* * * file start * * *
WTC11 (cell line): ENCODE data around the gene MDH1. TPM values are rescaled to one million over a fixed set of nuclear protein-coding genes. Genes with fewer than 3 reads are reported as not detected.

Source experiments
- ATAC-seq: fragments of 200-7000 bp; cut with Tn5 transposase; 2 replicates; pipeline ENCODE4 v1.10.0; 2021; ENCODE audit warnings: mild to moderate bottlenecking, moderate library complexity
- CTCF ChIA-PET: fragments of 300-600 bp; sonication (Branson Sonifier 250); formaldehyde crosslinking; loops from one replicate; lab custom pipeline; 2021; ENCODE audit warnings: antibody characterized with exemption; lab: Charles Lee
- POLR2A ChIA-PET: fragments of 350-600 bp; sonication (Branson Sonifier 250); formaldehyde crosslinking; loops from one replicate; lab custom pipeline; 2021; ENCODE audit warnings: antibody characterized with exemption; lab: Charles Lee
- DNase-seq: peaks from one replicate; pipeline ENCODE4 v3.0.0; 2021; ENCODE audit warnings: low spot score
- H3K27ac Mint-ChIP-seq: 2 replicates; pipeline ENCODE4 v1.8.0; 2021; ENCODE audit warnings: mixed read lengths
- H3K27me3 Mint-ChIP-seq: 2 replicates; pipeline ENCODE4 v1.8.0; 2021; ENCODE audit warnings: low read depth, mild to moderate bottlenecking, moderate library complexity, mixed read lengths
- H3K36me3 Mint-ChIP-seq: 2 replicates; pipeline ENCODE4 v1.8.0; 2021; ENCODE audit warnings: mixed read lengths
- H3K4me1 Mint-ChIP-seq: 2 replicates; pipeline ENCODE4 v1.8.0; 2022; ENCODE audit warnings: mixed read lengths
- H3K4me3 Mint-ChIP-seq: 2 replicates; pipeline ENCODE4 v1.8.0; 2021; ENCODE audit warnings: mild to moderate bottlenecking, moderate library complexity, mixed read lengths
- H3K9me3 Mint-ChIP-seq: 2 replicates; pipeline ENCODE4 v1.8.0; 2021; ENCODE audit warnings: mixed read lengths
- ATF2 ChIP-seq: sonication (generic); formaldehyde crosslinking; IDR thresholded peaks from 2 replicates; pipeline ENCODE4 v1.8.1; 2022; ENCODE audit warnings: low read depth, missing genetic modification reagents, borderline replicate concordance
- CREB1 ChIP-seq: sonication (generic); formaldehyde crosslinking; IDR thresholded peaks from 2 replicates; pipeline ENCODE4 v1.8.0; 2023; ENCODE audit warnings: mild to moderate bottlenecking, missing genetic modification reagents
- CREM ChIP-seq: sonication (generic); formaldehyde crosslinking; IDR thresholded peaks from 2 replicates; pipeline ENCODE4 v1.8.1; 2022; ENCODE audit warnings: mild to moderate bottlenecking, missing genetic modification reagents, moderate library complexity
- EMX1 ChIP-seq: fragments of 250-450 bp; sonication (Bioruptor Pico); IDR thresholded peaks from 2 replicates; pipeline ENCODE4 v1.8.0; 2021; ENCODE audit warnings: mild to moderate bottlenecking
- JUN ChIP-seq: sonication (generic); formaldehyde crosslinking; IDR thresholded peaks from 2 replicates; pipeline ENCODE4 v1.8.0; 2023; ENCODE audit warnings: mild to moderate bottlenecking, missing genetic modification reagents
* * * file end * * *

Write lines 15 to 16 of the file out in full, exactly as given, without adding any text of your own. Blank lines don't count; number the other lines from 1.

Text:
- CREM ChIP-seq: sonication (generic); formaldehyde crosslinking; IDR thresholded peaks from 2 replicates; pipeline ENCODE4 v1.8.1; 2022; ENCODE audit warnings: mild to moderate bottlenecking, missing genetic modification reagents, moderate library complexity
- EMX1 ChIP-seq: fragments of 250-450 bp; sonication (Bioruptor Pico); IDR thresholded peaks from 2 replicates; pipeline ENCODE4 v1.8.0; 2021; ENCODE audit warnings: mild to moderate bottlenecking